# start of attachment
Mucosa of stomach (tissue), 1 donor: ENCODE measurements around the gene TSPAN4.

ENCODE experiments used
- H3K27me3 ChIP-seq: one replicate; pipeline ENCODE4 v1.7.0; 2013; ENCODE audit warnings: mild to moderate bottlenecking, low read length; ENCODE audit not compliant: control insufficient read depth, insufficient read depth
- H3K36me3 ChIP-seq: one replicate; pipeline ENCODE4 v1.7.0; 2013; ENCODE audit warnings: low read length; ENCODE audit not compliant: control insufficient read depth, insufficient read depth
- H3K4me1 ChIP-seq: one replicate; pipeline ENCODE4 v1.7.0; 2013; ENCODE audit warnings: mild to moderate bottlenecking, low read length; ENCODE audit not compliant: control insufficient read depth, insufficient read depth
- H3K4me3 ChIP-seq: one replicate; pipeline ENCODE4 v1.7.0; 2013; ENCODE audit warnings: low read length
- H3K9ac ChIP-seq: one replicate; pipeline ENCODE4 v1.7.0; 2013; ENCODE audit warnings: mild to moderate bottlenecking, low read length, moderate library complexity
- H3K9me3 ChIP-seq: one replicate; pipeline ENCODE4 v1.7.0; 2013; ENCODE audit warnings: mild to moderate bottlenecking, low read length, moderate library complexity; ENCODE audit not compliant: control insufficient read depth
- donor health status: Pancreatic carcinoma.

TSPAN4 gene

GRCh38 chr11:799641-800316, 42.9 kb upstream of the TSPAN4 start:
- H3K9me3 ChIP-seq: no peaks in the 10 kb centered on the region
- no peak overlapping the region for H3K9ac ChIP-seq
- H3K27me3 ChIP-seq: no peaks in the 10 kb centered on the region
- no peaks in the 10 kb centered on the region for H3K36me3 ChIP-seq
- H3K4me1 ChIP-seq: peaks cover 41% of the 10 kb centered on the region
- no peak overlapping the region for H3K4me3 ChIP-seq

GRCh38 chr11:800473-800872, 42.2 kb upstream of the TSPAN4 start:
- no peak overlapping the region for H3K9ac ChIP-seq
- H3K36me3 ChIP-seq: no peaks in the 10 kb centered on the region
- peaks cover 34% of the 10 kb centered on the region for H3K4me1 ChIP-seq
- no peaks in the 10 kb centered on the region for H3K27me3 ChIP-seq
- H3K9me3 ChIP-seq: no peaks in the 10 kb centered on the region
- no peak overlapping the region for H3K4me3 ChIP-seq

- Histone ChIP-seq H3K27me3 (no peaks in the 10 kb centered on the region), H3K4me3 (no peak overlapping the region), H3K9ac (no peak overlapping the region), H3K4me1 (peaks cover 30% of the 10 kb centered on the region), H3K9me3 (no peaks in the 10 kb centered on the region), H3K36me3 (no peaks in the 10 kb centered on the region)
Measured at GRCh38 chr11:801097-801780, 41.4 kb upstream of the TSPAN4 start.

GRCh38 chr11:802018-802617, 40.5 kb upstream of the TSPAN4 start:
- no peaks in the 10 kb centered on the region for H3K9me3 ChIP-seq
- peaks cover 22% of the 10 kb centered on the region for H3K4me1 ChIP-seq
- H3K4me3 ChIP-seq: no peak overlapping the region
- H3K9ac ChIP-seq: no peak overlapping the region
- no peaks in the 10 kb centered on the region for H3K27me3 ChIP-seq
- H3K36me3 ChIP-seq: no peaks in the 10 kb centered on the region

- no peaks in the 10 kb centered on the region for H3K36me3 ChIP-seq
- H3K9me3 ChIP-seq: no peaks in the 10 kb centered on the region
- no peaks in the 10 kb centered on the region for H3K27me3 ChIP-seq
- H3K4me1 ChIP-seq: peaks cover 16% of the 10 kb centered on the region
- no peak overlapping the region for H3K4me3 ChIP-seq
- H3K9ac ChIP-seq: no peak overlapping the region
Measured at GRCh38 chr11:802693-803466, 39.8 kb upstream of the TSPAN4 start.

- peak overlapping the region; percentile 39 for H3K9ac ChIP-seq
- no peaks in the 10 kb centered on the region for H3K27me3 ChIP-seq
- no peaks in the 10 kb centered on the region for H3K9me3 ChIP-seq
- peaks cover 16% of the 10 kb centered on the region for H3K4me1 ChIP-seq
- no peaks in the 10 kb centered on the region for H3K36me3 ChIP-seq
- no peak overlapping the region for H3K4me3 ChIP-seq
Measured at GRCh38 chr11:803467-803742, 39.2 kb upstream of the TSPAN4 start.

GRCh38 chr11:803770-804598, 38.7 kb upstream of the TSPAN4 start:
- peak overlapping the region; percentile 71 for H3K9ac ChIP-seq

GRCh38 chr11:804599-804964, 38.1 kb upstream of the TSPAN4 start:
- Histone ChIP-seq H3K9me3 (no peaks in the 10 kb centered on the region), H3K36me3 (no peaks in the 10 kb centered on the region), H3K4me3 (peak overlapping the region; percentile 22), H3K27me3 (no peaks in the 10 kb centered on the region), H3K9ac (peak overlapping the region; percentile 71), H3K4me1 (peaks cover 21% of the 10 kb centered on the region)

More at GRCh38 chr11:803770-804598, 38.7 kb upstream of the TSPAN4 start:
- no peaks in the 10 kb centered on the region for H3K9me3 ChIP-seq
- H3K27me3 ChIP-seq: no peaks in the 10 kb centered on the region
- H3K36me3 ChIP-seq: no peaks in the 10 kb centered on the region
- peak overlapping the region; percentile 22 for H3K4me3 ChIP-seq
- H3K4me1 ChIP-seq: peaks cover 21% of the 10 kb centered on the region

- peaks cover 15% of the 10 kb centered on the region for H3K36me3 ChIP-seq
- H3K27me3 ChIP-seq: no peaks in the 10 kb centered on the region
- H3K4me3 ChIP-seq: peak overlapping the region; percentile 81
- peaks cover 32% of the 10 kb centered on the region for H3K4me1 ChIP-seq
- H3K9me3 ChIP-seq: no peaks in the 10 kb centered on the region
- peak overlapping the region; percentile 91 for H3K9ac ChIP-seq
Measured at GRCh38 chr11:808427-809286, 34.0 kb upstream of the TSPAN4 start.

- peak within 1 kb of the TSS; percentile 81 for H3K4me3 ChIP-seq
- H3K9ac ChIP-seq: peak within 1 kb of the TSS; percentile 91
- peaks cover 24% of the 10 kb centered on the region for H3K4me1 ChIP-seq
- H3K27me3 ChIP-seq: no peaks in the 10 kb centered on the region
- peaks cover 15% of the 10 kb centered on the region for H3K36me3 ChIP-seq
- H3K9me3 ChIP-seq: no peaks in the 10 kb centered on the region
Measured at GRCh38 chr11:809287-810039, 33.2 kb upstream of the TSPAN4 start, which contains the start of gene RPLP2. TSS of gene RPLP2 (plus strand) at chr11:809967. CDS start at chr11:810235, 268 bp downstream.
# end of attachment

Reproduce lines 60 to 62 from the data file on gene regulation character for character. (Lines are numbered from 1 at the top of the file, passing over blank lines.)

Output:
- H3K4me3 ChIP-seq: peak overlapping the region; percentile 81
- peaks cover 32% of the 10 kb centered on the region for H3K4me1 ChIP-seq
- H3K9me3 ChIP-seq: no peaks in the 10 kb centered on the region